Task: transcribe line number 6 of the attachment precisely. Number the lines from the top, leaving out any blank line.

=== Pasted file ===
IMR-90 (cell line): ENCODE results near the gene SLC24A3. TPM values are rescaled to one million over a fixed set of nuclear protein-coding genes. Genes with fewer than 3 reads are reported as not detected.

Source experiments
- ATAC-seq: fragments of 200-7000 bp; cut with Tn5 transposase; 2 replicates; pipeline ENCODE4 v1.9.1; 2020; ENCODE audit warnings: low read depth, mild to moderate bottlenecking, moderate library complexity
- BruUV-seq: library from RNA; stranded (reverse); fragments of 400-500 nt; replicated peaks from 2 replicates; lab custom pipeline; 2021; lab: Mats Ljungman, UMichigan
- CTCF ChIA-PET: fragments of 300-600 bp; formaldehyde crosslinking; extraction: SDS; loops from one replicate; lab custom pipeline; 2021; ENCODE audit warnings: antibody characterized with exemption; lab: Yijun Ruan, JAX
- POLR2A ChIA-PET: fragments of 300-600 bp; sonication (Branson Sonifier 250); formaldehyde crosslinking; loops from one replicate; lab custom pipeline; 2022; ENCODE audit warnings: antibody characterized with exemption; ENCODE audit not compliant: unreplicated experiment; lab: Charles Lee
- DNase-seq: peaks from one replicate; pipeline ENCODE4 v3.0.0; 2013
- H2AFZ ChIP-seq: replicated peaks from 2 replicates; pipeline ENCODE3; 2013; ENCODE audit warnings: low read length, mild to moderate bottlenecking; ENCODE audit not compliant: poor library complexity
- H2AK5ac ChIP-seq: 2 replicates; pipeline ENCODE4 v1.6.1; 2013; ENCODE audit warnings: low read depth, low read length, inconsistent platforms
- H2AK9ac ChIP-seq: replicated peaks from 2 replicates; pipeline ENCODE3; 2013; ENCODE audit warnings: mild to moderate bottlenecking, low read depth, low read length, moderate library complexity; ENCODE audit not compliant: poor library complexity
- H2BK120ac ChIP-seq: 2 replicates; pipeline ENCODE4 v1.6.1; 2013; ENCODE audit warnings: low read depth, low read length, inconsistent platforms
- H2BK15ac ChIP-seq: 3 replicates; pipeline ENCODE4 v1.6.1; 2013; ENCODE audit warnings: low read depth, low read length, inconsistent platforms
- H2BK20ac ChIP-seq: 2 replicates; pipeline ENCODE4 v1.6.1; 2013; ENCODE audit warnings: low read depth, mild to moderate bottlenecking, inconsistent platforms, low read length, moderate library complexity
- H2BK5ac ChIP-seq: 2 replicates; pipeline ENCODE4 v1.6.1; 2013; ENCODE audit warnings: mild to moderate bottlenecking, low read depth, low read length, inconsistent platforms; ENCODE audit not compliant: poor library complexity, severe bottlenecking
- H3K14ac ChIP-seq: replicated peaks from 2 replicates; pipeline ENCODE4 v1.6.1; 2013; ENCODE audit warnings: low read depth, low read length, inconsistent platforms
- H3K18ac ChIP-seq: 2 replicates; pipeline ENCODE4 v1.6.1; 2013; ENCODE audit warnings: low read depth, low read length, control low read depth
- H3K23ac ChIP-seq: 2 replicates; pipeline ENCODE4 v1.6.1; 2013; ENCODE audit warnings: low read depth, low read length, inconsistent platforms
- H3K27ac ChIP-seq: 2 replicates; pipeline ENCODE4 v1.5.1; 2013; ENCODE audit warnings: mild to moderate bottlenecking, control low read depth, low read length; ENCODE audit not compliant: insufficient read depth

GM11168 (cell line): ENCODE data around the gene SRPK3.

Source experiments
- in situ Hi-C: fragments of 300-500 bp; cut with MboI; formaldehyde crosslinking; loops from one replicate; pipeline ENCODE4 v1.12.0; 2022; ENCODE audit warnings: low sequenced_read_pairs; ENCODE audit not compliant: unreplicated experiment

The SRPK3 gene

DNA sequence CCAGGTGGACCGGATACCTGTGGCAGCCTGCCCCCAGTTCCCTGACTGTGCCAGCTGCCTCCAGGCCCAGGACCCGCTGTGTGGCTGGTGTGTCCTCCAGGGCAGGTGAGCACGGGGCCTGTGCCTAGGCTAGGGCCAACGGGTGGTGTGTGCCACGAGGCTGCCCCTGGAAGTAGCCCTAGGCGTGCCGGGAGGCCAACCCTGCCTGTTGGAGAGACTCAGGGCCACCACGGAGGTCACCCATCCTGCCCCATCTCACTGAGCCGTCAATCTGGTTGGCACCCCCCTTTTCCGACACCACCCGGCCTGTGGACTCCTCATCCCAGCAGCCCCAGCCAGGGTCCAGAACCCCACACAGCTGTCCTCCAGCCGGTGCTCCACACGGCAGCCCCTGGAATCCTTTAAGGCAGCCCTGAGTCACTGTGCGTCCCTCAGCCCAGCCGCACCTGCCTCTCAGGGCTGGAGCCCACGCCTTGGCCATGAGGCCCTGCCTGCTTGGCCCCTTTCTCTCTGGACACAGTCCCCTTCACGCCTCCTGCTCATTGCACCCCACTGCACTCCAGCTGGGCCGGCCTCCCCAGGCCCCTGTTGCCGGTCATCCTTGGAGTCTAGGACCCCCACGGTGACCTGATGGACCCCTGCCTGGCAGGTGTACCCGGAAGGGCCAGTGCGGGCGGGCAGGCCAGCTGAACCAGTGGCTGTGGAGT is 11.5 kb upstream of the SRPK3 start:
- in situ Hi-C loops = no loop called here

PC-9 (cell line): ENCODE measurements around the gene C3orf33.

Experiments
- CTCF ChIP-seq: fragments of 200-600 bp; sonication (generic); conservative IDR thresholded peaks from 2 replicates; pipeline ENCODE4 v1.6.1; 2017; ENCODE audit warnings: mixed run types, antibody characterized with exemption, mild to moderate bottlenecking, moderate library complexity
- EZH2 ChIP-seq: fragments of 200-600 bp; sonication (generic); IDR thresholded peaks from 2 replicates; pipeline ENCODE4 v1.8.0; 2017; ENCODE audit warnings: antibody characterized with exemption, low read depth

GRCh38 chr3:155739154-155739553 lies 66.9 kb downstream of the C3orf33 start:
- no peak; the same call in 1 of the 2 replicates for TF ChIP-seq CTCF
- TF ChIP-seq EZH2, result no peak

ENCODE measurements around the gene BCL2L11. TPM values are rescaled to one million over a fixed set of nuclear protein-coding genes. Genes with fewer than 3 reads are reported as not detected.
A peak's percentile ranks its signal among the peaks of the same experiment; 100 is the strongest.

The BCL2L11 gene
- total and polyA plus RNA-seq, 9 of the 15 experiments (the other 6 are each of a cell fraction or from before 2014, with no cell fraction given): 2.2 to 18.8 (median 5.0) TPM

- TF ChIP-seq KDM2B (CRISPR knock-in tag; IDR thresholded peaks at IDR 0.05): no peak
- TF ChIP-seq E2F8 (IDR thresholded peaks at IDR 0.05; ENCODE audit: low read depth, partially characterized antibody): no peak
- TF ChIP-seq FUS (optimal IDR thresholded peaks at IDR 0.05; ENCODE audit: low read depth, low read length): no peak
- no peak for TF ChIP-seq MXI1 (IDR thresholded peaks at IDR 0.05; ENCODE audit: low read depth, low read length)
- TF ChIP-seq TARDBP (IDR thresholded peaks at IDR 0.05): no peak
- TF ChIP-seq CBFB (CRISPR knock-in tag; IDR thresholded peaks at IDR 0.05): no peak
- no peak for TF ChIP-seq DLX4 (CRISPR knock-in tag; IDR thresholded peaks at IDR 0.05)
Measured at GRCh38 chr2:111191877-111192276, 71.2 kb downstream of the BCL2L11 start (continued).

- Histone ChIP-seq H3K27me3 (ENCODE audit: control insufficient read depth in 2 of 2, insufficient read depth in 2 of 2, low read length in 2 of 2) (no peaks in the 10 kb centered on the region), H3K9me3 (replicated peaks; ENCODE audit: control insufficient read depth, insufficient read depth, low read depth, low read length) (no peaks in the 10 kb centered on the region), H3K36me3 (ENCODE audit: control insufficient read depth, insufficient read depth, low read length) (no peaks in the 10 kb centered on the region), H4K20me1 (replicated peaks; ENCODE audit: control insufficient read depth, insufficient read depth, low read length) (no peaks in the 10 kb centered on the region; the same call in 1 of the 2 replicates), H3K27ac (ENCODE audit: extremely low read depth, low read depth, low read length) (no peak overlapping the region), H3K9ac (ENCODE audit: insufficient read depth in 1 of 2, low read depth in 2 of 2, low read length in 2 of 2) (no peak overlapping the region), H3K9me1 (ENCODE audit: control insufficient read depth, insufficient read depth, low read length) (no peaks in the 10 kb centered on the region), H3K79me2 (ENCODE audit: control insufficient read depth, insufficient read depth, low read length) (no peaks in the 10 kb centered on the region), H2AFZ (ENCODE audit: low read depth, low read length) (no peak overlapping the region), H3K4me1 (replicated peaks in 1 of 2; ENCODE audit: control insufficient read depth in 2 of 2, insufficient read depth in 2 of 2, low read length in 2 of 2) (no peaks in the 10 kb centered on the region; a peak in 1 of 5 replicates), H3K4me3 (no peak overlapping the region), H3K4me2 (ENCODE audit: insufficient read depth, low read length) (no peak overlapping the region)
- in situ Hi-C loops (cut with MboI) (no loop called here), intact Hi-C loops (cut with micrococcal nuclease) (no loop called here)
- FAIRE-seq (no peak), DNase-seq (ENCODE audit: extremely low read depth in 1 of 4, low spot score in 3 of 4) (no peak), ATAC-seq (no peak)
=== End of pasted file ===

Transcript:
- POLR2A ChIA-PET: fragments of 300-600 bp; sonication (Branson Sonifier 250); formaldehyde crosslinking; loops from one replicate; lab custom pipeline; 2022; ENCODE audit warnings: antibody characterized with exemption; ENCODE audit not compliant: unreplicated experiment; lab: Charles Lee